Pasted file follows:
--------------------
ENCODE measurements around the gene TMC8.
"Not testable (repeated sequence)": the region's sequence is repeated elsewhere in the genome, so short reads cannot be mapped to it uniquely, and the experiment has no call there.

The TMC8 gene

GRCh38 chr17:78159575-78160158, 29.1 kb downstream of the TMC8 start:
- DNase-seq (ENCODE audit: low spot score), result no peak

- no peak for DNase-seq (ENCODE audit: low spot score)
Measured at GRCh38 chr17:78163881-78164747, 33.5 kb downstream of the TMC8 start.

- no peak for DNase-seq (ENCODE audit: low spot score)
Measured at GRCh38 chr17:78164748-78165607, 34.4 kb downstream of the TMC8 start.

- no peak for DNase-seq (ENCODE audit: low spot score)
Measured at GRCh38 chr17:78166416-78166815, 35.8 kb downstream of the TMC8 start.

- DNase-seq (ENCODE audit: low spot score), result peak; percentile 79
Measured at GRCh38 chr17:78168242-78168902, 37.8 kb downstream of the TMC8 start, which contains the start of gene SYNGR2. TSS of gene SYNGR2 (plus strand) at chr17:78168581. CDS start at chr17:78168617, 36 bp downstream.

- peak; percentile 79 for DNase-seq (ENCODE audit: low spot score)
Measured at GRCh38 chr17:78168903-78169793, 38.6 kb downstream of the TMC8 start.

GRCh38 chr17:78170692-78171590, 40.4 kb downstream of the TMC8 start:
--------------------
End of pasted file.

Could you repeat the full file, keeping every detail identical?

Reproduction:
ENCODE measurements around the gene TMC8.
"Not testable (repeated sequence)": the region's sequence is repeated elsewhere in the genome, so short reads cannot be mapped to it uniquely, and the experiment has no call there.

The TMC8 gene

GRCh38 chr17:78159575-78160158, 29.1 kb downstream of the TMC8 start:
- DNase-seq (ENCODE audit: low spot score), result no peak

- no peak for DNase-seq (ENCODE audit: low spot score)
Measured at GRCh38 chr17:78163881-78164747, 33.5 kb downstream of the TMC8 start.

- no peak for DNase-seq (ENCODE audit: low spot score)
Measured at GRCh38 chr17:78164748-78165607, 34.4 kb downstream of the TMC8 start.

- no peak for DNase-seq (ENCODE audit: low spot score)
Measured at GRCh38 chr17:78166416-78166815, 35.8 kb downstream of the TMC8 start.

- DNase-seq (ENCODE audit: low spot score), result peak; percentile 79
Measured at GRCh38 chr17:78168242-78168902, 37.8 kb downstream of the TMC8 start, which contains the start of gene SYNGR2. TSS of gene SYNGR2 (plus strand) at chr17:78168581. CDS start at chr17:78168617, 36 bp downstream.

- peak; percentile 79 for DNase-seq (ENCODE audit: low spot score)
Measured at GRCh38 chr17:78168903-78169793, 38.6 kb downstream of the TMC8 start.

GRCh38 chr17:78170692-78171590, 40.4 kb downstream of the TMC8 start: